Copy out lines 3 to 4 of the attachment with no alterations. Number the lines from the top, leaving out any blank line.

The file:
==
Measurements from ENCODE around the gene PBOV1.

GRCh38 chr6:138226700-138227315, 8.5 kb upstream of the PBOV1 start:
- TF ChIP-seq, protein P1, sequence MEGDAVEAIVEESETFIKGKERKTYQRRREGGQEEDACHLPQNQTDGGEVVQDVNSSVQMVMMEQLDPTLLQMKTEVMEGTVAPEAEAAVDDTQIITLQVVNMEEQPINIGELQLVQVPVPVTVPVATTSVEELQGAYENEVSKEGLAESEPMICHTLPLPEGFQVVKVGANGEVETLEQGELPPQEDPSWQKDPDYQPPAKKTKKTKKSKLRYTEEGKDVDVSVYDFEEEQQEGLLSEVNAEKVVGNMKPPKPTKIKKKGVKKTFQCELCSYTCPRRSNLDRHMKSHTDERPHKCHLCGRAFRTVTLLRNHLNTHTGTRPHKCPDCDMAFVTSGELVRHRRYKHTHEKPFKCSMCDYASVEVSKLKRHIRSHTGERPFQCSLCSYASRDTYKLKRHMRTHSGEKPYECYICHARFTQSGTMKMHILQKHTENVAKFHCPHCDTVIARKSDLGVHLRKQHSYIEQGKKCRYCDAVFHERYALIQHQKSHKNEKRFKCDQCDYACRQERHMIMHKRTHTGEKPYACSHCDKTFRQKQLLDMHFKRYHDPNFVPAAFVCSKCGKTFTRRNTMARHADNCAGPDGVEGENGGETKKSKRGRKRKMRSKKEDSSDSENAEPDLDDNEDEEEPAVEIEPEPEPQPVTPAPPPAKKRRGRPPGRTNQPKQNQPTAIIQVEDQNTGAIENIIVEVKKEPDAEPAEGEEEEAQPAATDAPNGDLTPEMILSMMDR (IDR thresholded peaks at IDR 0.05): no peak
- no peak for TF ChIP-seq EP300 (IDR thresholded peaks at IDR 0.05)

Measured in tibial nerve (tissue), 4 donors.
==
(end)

- TF ChIP-seq, protein P1, sequence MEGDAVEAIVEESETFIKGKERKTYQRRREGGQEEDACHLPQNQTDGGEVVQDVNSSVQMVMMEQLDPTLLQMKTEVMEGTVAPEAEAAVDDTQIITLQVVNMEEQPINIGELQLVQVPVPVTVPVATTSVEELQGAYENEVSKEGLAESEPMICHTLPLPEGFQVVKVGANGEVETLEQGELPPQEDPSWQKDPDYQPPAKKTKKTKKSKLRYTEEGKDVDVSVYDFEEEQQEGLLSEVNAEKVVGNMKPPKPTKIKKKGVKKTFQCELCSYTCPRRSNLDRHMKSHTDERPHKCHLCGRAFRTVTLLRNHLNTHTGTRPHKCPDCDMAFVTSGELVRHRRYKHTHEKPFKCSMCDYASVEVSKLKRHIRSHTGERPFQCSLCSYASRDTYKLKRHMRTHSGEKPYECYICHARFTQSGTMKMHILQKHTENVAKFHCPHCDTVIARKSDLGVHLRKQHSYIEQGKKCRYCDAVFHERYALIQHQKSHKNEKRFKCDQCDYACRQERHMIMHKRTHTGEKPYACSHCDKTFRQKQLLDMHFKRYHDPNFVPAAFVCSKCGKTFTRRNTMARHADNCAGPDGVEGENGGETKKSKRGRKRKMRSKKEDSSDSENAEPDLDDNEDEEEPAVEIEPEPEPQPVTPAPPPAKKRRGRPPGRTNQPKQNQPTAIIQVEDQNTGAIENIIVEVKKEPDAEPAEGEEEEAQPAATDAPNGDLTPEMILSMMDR (IDR thresholded peaks at IDR 0.05): no peak
- no peak for TF ChIP-seq EP300 (IDR thresholded peaks at IDR 0.05)